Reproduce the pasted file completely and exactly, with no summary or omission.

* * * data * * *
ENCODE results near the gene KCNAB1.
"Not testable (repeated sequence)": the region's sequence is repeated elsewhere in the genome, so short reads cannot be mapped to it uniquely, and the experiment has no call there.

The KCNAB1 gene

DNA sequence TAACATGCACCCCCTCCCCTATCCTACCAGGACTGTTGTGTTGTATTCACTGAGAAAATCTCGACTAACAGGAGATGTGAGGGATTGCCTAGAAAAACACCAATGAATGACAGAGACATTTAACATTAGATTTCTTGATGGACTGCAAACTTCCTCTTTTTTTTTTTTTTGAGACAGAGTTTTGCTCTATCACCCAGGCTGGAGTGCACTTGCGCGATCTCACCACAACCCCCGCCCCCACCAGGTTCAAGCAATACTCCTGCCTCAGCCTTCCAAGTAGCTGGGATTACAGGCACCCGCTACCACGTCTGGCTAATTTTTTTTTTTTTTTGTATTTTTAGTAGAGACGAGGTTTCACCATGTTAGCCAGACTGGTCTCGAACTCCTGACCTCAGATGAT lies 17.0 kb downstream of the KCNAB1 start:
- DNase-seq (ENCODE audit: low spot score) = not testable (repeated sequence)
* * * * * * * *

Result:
ENCODE results near the gene KCNAB1.
"Not testable (repeated sequence)": the region's sequence is repeated elsewhere in the genome, so short reads cannot be mapped to it uniquely, and the experiment has no call there.

The KCNAB1 gene

DNA sequence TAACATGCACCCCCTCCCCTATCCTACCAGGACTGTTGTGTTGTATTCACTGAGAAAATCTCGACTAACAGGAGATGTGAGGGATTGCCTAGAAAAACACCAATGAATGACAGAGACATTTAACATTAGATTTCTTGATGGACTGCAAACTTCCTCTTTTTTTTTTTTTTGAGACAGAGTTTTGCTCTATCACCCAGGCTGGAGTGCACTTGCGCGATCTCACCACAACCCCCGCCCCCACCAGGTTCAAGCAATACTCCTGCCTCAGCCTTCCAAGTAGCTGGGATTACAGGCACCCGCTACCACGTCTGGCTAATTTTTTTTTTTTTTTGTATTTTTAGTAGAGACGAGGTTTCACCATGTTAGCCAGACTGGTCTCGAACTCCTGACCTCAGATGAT lies 17.0 kb downstream of the KCNAB1 start:
- DNase-seq (ENCODE audit: low spot score) = not testable (repeated sequence)